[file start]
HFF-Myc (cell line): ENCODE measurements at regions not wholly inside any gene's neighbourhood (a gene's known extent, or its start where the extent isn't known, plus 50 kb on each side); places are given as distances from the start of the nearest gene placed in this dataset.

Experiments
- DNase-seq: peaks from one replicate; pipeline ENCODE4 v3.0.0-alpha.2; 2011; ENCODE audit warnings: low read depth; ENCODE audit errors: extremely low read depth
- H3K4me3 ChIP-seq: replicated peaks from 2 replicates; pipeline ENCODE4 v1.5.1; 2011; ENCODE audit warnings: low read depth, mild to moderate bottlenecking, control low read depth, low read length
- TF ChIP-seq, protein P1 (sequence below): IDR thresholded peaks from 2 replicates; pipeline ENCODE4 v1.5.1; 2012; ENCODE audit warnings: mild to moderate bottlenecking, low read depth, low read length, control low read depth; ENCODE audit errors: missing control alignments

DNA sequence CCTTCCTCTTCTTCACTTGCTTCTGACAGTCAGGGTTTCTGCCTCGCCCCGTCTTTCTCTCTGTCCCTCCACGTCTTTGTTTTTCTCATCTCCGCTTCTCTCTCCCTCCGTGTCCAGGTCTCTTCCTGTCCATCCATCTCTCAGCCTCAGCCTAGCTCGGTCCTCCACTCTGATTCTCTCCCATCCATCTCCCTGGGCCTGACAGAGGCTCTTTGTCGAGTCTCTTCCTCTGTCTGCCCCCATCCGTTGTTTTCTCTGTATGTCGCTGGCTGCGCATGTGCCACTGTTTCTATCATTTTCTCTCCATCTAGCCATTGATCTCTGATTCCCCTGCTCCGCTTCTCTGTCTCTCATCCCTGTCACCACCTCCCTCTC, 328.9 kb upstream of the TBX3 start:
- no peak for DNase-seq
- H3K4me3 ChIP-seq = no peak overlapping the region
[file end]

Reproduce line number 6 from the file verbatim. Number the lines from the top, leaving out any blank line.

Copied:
DNA sequence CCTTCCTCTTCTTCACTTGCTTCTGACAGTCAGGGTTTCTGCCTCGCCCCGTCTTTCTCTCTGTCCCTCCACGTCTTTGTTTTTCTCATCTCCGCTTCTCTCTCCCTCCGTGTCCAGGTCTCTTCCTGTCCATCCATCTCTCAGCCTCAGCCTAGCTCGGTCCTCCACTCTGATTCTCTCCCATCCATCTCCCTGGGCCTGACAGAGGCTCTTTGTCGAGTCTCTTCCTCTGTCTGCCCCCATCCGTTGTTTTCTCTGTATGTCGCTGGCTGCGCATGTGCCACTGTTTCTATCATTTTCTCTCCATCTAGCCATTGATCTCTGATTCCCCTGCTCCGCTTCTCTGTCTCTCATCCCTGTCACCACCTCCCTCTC, 328.9 kb upstream of the TBX3 start: